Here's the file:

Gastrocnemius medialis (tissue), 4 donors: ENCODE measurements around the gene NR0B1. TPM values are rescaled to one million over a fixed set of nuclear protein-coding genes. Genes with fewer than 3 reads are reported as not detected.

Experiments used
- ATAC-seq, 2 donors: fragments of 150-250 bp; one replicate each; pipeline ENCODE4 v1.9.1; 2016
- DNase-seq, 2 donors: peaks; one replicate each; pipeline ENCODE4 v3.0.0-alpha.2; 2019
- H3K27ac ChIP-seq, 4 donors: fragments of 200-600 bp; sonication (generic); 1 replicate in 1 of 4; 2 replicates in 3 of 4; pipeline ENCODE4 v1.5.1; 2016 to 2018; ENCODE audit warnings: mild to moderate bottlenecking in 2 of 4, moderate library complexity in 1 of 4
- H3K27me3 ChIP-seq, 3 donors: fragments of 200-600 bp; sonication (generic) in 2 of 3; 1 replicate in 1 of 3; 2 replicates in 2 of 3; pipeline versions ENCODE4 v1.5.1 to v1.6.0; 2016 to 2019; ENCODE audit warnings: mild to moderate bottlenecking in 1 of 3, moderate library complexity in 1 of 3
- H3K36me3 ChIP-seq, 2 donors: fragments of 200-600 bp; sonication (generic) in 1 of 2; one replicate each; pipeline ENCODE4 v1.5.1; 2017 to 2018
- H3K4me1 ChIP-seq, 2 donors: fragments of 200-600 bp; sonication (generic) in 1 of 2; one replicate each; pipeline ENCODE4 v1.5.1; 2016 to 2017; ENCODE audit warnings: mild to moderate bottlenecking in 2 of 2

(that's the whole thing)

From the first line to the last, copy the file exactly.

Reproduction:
Gastrocnemius medialis (tissue), 4 donors: ENCODE measurements around the gene NR0B1. TPM values are rescaled to one million over a fixed set of nuclear protein-coding genes. Genes with fewer than 3 reads are reported as not detected.

Experiments used
- ATAC-seq, 2 donors: fragments of 150-250 bp; one replicate each; pipeline ENCODE4 v1.9.1; 2016
- DNase-seq, 2 donors: peaks; one replicate each; pipeline ENCODE4 v3.0.0-alpha.2; 2019
- H3K27ac ChIP-seq, 4 donors: fragments of 200-600 bp; sonication (generic); 1 replicate in 1 of 4; 2 replicates in 3 of 4; pipeline ENCODE4 v1.5.1; 2016 to 2018; ENCODE audit warnings: mild to moderate bottlenecking in 2 of 4, moderate library complexity in 1 of 4
- H3K27me3 ChIP-seq, 3 donors: fragments of 200-600 bp; sonication (generic) in 2 of 3; 1 replicate in 1 of 3; 2 replicates in 2 of 3; pipeline versions ENCODE4 v1.5.1 to v1.6.0; 2016 to 2019; ENCODE audit warnings: mild to moderate bottlenecking in 1 of 3, moderate library complexity in 1 of 3
- H3K36me3 ChIP-seq, 2 donors: fragments of 200-600 bp; sonication (generic) in 1 of 2; one replicate each; pipeline ENCODE4 v1.5.1; 2017 to 2018
- H3K4me1 ChIP-seq, 2 donors: fragments of 200-600 bp; sonication (generic) in 1 of 2; one replicate each; pipeline ENCODE4 v1.5.1; 2016 to 2017; ENCODE audit warnings: mild to moderate bottlenecking in 2 of 2